Spent the day driving to Nick's parents' house to return Moose, the sick kitten we've been taking care of since December. (Moose has a "liver shunt" which means he's on a special diet and requires medication before each feeding, which doesnot combine well with a house full of free-fed cats and Adverb.)

Nick's plans to move to Austin fell through, so I'm back here to deliver cat and help with apartment hunting in Little Rock. But hey, driver's license again...

February 12, 2016

Geoff salmon hugely improved the Numato j-core bitstream, enabling d-cache and i-cache (there was room in an lx9!), switching over to the new ddr controller, and upping the clock speed from 32mhz to 50mhz. The result is _noticeably_ snappier, and I really really really need to get the VHDL repository conversion finished and posted.

But today, I'm fighting with the perl build in LFS 7.8. The package sequencing LFS gives is nuts, if you try to build chapter 5 _or_ chapter 6 starting from Aboriginal Linux's 7 package build, you hit fun things like coreutils needing automake which needs perl which needs who knows what.

The problem with LFS is chapter 5 has too many packages (because glibc is a giant pig and needs perl to build). Building chapter 5 assumes the moon, and building chapter 6 assumes all of chapter 5 (including perl).

So I'm back to coming up with my own sequence, where we reverse the umbilical from the lunar module to get the extra 4 amps necessary to build perl.

The perl build is weird. We explicitly tell it _not_ to use its own built-in forked copies of zlib and libbzip2, for reasons I'm not entirely clear on. (Making them prerequisites to perl because they're... trying to optimize... perl? Really? It's _perl_. Not even the one that knows swordfighting, one of the useless homeworld protocol droid ones C3P0 evoved into since the "long time ago" bit.)

Where was I?

Right: musl had a bug (#ifndef __cplusplus; then clearly we're C11) which was easy to work around. Then toybox sed had a bug that was hard to track down, but I eventually got it to "s/[A-A]//" is an error if a length 1 range [A-A] ever makes it to regcomp. (Why? Because posix says that's undefined behavior. Why is it undefined when it's clearly a synonym for [A] I have no idea.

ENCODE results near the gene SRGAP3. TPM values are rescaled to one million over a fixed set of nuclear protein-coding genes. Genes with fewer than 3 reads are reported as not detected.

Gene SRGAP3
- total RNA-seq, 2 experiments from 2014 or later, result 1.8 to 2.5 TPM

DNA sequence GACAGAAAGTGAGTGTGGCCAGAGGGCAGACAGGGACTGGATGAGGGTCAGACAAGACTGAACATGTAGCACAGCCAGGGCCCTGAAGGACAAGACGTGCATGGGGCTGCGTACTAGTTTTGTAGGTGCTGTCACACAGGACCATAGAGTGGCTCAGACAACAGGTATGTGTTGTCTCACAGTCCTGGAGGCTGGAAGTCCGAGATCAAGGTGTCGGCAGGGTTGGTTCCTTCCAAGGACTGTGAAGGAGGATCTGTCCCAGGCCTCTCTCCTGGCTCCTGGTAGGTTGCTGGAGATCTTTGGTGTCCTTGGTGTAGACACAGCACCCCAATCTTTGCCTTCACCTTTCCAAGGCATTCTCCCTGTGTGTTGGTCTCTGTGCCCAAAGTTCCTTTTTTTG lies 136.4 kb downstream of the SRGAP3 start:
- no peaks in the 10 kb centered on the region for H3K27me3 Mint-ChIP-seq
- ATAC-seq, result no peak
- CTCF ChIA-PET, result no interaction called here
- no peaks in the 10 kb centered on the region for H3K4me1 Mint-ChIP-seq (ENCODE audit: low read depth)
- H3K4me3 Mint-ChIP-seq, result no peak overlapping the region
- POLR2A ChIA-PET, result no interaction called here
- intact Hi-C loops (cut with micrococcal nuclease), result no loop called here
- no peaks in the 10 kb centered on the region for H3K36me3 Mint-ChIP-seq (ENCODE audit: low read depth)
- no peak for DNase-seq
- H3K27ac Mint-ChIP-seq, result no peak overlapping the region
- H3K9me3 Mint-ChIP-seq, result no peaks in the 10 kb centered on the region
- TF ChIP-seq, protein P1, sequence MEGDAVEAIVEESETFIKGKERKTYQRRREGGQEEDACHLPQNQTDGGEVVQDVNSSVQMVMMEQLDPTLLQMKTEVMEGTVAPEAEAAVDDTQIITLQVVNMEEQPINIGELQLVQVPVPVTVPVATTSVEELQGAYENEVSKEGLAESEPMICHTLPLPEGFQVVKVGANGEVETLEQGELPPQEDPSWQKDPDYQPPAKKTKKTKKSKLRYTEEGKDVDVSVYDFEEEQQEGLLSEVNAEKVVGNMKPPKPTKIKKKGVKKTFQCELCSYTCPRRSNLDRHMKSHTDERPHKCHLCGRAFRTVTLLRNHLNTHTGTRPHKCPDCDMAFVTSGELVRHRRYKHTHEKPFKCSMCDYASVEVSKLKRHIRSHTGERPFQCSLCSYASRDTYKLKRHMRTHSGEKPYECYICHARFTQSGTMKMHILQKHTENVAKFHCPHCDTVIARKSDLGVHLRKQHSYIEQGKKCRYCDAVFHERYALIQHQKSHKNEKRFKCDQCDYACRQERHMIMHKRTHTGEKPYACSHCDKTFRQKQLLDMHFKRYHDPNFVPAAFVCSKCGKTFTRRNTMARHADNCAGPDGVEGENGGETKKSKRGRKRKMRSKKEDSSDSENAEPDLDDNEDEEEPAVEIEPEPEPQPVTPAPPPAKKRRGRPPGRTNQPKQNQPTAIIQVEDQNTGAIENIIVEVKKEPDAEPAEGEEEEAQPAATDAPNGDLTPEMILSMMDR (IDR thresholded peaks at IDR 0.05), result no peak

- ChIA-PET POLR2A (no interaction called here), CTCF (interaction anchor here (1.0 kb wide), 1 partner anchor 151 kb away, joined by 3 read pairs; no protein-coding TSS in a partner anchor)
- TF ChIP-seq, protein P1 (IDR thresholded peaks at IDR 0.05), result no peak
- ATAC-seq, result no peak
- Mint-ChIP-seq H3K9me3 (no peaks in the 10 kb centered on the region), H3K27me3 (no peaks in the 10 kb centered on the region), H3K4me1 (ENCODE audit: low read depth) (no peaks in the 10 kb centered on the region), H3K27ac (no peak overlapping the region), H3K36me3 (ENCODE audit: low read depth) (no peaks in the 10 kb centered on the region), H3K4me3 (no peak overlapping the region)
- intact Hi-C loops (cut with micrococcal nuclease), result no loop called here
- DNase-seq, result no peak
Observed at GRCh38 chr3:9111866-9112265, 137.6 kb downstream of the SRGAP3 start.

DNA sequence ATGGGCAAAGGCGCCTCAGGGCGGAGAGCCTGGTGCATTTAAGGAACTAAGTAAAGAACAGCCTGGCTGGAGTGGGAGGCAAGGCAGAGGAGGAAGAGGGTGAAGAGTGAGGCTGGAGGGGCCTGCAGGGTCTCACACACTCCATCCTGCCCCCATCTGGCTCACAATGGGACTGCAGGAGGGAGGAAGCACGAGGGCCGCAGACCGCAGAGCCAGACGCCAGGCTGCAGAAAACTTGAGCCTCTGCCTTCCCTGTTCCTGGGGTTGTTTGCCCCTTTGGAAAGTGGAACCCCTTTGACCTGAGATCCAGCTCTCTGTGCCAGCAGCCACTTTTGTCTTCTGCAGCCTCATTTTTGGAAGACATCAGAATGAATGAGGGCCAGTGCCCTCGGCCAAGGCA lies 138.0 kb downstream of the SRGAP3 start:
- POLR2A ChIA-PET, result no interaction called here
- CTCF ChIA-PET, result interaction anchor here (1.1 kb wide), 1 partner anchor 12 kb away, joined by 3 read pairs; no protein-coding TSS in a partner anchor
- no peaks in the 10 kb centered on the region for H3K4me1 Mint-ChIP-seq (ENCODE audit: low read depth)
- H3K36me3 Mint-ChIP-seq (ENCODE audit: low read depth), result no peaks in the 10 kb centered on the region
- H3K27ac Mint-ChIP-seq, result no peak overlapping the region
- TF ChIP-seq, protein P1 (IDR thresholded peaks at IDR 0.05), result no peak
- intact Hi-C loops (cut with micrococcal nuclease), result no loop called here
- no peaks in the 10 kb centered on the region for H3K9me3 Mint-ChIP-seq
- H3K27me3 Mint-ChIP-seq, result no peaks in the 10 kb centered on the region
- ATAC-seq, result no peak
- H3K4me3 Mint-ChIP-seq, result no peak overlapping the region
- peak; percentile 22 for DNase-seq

The path to figuring this out was long and elaborate because the regex was trying to escape spaces and such in $PWD, and they were doing so via backquotes so THING=`sed stuff` was setting the variable to an empty string, which became "LD_LIBRARY_PATH= ./perl" and with glibc that found in the current directory (because posix says empty path segments are synonymous with . thus PATH="/blah::/thing" means check the current directory between /blah and /thing, and musl didn't implement that because it's a bad idea security-wise.)

But digging further, LD_LIBRARY_PATH _should_ have been /home/perl, the sed expression was failing when used with toybox sed, and the failure was silently ignored due to backquotes not propogating errors back to the caller. (You _just_ get the output to stdout, output to stderr goes to stderr where you don't see it amongst the rest of the perl config messages.)

The problem is the regex was written by somebody who thinks "s/[_\-\/]//" makes _sense_. Instead it has 2 mistakes: 1) you can't escape - in [], if you want to match a literal - put it at the beginning or end of the list, 2) square bracket context trumps s/// context, the delimiter ending the range doesn't count in square brackets so you don't need to escape it. So regex was seeing \-\ which is the length 1 range I referred to earlier (and yes that means it _won't_ match - but the range is actually inverted so extra things get escaped and the shell doesn't care), and regcomp threw an error, meaning sed exited with an error message. Apparently the gnu/dammit sed is collapsing that range to "s/[_[\]/]//" before calling regcomp, so I should too.